523 U.S. 833 (1998), 96-1337, County of Sacramento v. Lewis
|Docket Nº:||No. 96-1337|
|Citation:||523 U.S. 833, 118 S.Ct. 1708, 140 L.Ed.2d 1043, 66 U.S.L.W. 4407|
|Party Name:||COUNTY OF SACRAMENTO et al. v. LEWIS, et al., personal representatives of the ESTATE OF LEWIS, DECEASED|
|Case Date:||May 26, 1998|
|Court:||United States Supreme Court|
Argued December 9, 1997
CERTIORARI TO THE UNITED STATES COURT OF APPEALS FOR THE NINTH CIRCUIT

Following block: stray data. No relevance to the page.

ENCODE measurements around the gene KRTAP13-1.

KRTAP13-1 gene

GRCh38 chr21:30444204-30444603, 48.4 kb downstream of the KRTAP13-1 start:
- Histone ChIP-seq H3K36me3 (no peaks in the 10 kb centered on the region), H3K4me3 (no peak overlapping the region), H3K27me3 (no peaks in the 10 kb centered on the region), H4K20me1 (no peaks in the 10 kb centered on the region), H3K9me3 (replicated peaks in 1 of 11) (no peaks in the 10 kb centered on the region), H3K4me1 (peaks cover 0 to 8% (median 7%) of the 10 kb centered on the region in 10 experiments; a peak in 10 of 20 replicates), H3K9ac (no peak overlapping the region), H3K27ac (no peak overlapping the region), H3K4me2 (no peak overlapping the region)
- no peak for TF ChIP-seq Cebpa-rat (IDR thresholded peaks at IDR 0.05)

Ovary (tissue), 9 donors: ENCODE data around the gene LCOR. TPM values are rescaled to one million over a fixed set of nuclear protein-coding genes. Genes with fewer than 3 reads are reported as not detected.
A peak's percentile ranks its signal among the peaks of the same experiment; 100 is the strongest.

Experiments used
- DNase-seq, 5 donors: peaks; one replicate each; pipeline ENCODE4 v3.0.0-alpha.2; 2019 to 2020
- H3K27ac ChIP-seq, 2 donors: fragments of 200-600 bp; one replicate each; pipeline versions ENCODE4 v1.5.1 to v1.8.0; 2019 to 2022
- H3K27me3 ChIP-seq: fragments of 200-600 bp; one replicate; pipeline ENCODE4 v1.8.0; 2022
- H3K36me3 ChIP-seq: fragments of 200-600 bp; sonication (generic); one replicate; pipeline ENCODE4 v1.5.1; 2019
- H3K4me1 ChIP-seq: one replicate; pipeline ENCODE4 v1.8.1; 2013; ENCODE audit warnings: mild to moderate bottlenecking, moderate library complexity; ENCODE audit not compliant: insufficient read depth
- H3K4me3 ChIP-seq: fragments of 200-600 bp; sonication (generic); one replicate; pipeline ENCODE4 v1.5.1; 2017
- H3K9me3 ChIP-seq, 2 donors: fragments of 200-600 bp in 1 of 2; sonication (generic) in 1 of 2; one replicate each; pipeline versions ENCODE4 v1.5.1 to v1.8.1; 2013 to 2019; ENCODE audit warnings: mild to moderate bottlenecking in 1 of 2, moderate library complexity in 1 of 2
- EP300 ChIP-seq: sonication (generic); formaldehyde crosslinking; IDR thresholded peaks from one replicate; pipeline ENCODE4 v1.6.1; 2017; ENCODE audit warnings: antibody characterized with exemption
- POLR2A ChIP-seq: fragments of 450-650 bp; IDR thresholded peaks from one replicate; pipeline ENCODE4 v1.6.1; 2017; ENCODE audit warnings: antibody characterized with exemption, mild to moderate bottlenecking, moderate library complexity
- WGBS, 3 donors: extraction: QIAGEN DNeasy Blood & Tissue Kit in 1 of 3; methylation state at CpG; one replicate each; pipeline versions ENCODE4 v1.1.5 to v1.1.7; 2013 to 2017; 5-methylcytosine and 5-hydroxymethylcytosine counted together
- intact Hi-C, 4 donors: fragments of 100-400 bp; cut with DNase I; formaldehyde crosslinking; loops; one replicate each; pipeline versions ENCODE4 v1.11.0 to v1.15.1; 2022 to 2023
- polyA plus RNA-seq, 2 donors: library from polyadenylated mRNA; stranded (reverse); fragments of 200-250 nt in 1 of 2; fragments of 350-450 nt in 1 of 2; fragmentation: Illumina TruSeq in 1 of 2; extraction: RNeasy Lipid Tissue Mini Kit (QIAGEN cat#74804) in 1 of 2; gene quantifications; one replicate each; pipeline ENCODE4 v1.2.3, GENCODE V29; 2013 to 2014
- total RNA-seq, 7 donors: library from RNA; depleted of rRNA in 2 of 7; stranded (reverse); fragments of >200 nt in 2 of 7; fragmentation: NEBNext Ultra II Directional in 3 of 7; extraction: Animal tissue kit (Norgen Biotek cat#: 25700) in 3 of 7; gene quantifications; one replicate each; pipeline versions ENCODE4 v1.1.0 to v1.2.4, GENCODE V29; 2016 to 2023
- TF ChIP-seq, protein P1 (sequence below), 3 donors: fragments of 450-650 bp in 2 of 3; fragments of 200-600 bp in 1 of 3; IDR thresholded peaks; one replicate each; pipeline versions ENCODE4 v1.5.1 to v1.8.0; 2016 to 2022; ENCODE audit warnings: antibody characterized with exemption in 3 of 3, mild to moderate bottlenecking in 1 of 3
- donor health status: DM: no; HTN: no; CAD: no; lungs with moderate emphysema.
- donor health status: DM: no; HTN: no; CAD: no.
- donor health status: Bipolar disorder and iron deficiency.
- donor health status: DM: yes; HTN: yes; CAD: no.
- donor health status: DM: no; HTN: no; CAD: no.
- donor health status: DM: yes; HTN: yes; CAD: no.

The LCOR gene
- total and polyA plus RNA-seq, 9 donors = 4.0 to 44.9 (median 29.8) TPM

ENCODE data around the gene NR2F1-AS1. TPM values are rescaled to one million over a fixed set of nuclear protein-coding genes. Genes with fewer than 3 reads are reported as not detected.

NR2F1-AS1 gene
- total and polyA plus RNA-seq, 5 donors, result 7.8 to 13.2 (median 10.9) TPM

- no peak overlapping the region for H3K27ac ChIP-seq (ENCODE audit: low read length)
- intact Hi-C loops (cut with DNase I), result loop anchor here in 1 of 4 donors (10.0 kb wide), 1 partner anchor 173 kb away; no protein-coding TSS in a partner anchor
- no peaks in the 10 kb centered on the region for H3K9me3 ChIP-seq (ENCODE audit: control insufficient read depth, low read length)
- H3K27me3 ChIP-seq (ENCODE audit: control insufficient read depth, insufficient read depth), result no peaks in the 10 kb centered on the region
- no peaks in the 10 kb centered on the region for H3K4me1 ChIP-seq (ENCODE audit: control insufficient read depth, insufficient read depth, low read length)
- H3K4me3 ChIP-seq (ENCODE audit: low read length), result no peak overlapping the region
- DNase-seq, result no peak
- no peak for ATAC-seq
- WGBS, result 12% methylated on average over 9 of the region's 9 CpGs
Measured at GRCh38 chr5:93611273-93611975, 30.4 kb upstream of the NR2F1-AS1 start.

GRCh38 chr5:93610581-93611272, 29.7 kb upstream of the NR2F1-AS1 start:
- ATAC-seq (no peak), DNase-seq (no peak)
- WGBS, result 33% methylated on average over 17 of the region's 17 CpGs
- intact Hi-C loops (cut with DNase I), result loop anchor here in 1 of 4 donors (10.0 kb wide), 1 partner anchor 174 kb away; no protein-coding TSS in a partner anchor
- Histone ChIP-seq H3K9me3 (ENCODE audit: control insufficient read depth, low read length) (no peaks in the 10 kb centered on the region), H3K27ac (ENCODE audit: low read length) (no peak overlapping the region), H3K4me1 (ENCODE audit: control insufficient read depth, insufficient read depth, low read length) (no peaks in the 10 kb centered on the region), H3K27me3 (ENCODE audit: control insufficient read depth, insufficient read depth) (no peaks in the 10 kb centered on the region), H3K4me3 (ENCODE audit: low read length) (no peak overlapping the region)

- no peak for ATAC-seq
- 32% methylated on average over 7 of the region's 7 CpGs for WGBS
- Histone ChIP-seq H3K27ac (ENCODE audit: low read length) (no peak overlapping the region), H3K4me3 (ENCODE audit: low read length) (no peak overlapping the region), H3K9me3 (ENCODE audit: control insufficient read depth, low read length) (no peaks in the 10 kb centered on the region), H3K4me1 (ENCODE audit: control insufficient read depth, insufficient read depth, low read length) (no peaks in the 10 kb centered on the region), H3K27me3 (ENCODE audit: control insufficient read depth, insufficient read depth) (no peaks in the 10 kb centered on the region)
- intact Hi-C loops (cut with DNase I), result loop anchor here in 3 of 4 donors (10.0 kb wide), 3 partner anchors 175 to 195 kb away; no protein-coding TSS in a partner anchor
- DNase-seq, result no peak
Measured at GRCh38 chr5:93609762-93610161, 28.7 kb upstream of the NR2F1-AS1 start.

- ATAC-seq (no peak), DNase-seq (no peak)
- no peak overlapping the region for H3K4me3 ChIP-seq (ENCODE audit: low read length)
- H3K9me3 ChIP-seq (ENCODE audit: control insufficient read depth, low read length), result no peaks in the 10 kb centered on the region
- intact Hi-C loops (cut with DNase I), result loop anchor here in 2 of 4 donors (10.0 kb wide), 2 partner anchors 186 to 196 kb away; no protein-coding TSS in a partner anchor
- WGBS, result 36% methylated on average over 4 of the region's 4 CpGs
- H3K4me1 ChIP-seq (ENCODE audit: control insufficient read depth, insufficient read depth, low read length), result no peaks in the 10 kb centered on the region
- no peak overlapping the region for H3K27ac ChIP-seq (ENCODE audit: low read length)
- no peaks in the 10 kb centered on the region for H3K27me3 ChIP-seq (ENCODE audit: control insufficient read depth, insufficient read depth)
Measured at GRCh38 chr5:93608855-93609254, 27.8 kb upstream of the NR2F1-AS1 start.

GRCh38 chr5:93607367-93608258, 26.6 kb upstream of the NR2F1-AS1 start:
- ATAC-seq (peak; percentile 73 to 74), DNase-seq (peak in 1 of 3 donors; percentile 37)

After petitioner James Smith, a county sheriff's deputy, responded to a call along with another officer, Murray Stapp, the latter returned to his patrol car and saw a motorcycle approaching at high speed, driven by Brian Willard, and carrying Philip Lewis, respondents' decedent, as a passenger. Stapp turned on his rotating lights, yelled for the cycle to stop, and pulled his car closer to Smith's in an attempt to pen the cycle in, but Willard maneuvered between the two cars and sped off. Smith immediately switched on his own emergency lights and siren and began high-speed pursuit. The chase ended after the cycle tipped over. Smith slammed on his brakes, but his car skidded into Lewis, causing massive injuries and death. Respondents brought this action under 42 U.S.C. § 1983, alleging a deprivation of Lewis's Fourteenth Amendment substantive due process right to life. The District Court granted summary judgment for Smith, but the Ninth Circuit reversed, holding, inter alia, that the appropriate degree of fault for substantive due process liability for high-speed police pursuits is deliberate indifference to, or reckless disregard for, a person's right to life and personal security.